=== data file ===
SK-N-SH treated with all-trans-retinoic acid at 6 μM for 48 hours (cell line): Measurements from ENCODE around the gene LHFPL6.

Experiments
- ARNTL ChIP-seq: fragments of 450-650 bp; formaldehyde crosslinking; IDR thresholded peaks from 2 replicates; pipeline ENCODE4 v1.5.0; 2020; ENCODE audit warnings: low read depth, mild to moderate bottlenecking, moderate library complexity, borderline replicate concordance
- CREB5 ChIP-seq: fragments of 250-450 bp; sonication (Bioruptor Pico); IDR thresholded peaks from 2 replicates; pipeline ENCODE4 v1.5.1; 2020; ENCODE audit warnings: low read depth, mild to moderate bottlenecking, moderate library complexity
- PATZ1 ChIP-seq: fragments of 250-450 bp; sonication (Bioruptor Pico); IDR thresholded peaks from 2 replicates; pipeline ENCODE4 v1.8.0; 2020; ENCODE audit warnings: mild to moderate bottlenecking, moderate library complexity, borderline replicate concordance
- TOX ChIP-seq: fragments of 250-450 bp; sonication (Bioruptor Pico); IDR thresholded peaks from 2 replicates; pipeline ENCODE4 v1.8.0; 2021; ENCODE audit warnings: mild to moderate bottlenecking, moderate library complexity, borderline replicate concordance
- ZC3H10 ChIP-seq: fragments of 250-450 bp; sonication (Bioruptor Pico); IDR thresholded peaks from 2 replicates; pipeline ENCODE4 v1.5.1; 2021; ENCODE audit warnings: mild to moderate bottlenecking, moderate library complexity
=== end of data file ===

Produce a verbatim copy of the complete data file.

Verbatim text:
SK-N-SH treated with all-trans-retinoic acid at 6 μM for 48 hours (cell line): Measurements from ENCODE around the gene LHFPL6.

Experiments
- ARNTL ChIP-seq: fragments of 450-650 bp; formaldehyde crosslinking; IDR thresholded peaks from 2 replicates; pipeline ENCODE4 v1.5.0; 2020; ENCODE audit warnings: low read depth, mild to moderate bottlenecking, moderate library complexity, borderline replicate concordance
- CREB5 ChIP-seq: fragments of 250-450 bp; sonication (Bioruptor Pico); IDR thresholded peaks from 2 replicates; pipeline ENCODE4 v1.5.1; 2020; ENCODE audit warnings: low read depth, mild to moderate bottlenecking, moderate library complexity
- PATZ1 ChIP-seq: fragments of 250-450 bp; sonication (Bioruptor Pico); IDR thresholded peaks from 2 replicates; pipeline ENCODE4 v1.8.0; 2020; ENCODE audit warnings: mild to moderate bottlenecking, moderate library complexity, borderline replicate concordance
- TOX ChIP-seq: fragments of 250-450 bp; sonication (Bioruptor Pico); IDR thresholded peaks from 2 replicates; pipeline ENCODE4 v1.8.0; 2021; ENCODE audit warnings: mild to moderate bottlenecking, moderate library complexity, borderline replicate concordance
- ZC3H10 ChIP-seq: fragments of 250-450 bp; sonication (Bioruptor Pico); IDR thresholded peaks from 2 replicates; pipeline ENCODE4 v1.5.1; 2021; ENCODE audit warnings: mild to moderate bottlenecking, moderate library complexity